Have you ever done something for fun, then had to worry about the possibility of pissing off an entire country?
I'm sorry, Australia! I love you guys, hope you enjoy this nonsense 🙂
In my defence, this is a proper Pavlova on paper. It's a traditional Pavlova meringue base, topped with actual whipped cream, drizzled with a fruit sauce, and piled on with fruit.
The 3 fruits used aren't anything that would even raise an eyebrow, and are all fruits I've put on Pavlovas before: Raspberries in my Chocolate Raspberry Pavlova, Blueberries in my Blueberry Pavlova, and Lychees in my Matcha Green Tea Pavlova.
All good, right?
The thing is, even the most innocuous, basic ingredients can become something wild, when assembled in a very specific way.
Making bloody eyeballs from lychees, jam, and blueberries is not only fun, it's highly entertaining - and effective! - when designing a menu for Halloween treats. I've done a couple posts using the idea before - first with my Halloween Shooters, and then more recently with my Bloody Eyeball Halloween Punch.
(The punch is made even MORE fun with the addition of dry ice, and there's a TON of info about that in the post!)
Flavouring your Halloween Pavlova
I’m of two minds when it comes to flavouring this pavlova.
On one hand, given the Halloween theme and all, using straight up candy type flavours are definitely an option. We used a pineapple flavouring we bought at Seafood City, it tasted like pineapple candy (but not really like pineapple!)
On the other hand, you could be a bit of a troll and do something super elegant. I kind of like the idea of using something like rosewater, for a pavlova that looks like THIS. It would actually work, too - the lychees have a very floral flavour, IMHO.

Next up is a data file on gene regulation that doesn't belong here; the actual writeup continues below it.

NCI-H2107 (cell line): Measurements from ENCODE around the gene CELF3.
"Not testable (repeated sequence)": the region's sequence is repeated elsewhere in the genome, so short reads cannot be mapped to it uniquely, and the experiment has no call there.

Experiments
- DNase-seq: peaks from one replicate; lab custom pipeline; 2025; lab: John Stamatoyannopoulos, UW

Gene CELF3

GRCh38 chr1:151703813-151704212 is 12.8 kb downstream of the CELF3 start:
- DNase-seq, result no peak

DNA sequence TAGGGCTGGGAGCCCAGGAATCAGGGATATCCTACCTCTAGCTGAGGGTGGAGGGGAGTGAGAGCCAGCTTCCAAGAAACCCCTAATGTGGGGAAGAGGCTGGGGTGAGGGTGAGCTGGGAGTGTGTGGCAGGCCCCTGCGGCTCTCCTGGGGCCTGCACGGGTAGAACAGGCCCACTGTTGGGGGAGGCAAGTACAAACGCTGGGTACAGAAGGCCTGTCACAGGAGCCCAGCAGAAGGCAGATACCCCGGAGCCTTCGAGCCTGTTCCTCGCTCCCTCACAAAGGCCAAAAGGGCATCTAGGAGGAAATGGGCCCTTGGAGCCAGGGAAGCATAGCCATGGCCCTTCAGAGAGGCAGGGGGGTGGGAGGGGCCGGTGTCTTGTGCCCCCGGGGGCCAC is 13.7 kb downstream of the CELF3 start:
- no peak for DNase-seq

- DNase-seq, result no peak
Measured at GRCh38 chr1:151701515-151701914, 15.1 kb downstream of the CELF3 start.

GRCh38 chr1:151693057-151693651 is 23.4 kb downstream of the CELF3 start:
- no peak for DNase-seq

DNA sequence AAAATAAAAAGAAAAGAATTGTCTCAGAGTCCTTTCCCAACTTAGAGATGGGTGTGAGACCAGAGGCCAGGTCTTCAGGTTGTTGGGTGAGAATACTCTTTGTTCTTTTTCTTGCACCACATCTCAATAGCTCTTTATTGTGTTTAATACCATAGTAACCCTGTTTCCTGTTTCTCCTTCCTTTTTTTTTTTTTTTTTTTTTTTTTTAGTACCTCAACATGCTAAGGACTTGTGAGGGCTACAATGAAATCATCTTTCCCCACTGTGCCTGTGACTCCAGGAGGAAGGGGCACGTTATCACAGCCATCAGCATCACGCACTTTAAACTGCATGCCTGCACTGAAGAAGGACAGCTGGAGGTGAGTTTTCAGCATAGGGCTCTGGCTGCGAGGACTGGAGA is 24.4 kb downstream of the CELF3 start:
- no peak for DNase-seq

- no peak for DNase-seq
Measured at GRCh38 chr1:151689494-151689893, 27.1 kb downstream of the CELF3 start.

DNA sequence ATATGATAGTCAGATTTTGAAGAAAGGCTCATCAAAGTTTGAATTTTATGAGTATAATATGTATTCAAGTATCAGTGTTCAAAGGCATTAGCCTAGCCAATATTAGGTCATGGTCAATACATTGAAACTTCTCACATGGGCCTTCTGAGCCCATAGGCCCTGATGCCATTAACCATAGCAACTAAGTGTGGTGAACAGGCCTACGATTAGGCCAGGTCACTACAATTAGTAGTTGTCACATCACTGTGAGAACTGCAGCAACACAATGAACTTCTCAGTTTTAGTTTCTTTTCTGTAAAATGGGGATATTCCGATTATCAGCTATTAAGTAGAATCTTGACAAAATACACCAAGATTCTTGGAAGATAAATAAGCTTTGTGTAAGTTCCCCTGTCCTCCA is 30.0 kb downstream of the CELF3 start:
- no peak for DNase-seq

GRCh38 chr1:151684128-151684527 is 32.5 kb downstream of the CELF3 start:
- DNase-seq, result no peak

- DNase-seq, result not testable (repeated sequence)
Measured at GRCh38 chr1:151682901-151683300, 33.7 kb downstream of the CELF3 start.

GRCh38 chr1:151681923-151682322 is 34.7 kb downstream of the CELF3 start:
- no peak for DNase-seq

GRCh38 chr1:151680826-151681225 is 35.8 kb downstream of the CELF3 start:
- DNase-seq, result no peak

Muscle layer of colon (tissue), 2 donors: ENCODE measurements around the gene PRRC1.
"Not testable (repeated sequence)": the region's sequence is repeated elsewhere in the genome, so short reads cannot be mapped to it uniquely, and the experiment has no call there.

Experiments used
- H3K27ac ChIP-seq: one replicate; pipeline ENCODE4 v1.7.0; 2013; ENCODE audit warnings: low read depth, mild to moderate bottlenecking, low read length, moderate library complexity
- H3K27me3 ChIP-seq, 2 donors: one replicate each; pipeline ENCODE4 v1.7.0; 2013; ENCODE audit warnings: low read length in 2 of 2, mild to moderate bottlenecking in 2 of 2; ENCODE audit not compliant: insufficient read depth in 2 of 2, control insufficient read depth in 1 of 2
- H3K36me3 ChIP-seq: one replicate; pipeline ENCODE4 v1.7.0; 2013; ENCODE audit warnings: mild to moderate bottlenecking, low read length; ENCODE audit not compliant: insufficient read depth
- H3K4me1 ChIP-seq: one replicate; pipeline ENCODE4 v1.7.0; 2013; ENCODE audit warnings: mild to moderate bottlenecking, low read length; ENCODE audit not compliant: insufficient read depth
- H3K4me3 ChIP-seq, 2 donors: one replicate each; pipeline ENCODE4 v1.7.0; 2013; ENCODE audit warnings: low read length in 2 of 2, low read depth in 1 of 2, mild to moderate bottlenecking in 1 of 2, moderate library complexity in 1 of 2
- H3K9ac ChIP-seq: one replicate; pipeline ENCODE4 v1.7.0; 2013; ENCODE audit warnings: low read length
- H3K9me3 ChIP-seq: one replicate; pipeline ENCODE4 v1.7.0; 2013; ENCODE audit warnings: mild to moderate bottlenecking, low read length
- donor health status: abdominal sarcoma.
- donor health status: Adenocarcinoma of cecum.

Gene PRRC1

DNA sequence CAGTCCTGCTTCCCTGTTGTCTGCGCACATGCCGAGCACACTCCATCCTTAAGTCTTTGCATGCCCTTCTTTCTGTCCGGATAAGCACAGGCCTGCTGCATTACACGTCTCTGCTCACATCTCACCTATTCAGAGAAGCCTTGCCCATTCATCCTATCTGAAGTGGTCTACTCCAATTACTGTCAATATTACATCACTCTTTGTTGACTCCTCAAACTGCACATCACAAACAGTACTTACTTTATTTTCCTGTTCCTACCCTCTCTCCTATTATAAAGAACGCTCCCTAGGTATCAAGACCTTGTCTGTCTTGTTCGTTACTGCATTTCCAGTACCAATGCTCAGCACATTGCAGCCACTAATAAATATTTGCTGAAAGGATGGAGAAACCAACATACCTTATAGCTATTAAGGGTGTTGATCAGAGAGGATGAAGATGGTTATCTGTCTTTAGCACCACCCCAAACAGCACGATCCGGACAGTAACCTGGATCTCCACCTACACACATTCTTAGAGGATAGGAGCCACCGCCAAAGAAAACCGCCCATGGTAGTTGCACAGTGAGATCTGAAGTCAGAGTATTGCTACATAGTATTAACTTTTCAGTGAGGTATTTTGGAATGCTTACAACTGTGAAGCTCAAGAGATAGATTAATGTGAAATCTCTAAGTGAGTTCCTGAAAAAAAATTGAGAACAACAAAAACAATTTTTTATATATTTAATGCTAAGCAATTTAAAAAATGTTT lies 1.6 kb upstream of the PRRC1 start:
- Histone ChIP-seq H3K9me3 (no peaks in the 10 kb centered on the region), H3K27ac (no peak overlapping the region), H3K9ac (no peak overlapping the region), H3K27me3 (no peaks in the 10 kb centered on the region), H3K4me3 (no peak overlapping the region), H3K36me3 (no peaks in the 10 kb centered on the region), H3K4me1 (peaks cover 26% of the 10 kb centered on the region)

Or, you know... Vanilla works.
How to Make Lychee Bloody Eyeballs
Making Bloody Eyeball lychees is quick and easy! Be sure to do this before whipping the heavy cream, so they’re good to go!
First, strain your lychees well. I like to reserve the syrup for later use - you can make wine with it, use it in cocktails, or sweeten green tea with it.
Sort through your lychees, and set aside any that are jacked up - cracked wide open, ragged, etc. You want ones that are in one piece and look good.
Next, spoon a few tablespoons of seedless red jam - I like currant, but raspberry and strawberry also work well - into a pastry bag. Snip a small amount of the end off.
Stick the tip of your pastry bag into the opening of a lychee, and pipe in a small amount of jam. Don’t fill it all the way, you need to leave a bit of room for the blueberry!
Note: For the lychees with a REALLY big cavity, I’ll usually put an extra blueberry in first, to take up some of the space. Then I’ll put the jam in.
Finally, pop a blueberry in. You want one roughly the size of the opening. Set it most of the way in, just bulging slightly outside of the opening.
If any excess jam seeps out, I like to sort of sweep it around the outer edge of the lychee opening. It’ll settle into the cracks and make the “eyes” look bloodshot!
Repeat with your remaining lychees.
How to Make a Halloween Pavlova
Pavlovas are super easy to make, if you keep a few basic things in mind. Here are a few tips to help you successfully make a Pavlova:
Crack them right away when you take them out of the fridge, then cover the bowl and let it sit for a bit to warm to room temp. 10-15 minutes should be plenty of time, you don’t want to leave them out all day, as salmonella is a THING.